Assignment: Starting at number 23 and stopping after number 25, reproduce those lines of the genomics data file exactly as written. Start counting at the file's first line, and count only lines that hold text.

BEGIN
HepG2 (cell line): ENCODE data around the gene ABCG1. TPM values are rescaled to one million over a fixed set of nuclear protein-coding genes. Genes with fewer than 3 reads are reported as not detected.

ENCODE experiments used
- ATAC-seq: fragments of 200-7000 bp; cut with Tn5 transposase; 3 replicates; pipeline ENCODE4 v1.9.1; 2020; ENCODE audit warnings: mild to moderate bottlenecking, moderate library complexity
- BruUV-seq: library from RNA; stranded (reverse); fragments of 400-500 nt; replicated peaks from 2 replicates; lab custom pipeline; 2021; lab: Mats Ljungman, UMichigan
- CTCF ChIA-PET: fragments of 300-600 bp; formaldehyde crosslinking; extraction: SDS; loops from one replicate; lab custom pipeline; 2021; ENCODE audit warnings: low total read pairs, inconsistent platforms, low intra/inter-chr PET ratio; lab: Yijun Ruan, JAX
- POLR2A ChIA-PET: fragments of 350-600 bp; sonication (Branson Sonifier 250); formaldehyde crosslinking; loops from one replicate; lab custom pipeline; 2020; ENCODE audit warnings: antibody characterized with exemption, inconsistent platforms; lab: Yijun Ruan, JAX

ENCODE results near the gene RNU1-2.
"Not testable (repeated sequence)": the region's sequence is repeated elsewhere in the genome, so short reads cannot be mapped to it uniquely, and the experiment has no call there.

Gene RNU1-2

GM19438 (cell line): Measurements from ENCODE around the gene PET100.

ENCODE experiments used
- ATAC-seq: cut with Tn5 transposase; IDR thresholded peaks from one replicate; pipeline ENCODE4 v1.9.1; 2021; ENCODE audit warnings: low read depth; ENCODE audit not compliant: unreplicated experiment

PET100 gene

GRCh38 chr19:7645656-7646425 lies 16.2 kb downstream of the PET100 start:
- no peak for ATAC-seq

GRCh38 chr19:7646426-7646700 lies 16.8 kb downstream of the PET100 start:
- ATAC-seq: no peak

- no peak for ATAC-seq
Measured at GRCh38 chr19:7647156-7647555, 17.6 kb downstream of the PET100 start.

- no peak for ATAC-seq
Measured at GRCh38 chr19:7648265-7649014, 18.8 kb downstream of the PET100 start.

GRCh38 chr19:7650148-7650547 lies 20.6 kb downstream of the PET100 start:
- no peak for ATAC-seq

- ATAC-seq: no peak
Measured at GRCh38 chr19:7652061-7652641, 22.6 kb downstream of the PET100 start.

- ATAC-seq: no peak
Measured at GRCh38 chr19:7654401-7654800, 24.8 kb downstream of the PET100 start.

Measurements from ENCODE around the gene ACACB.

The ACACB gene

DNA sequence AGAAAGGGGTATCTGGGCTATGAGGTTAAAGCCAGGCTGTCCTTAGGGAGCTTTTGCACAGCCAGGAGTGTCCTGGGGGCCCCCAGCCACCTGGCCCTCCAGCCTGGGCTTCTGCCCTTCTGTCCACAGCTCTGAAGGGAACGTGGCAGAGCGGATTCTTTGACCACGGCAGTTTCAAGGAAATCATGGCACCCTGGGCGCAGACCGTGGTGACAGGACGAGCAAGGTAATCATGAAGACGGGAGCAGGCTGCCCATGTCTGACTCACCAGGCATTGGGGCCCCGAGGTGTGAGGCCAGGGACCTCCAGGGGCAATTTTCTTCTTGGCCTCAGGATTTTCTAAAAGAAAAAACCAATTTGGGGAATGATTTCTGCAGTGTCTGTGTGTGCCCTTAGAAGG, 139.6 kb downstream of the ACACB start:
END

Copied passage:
- no peak for ATAC-seq

- ATAC-seq: no peak
Measured at GRCh38 chr19:7652061-7652641, 22.6 kb downstream of the PET100 start.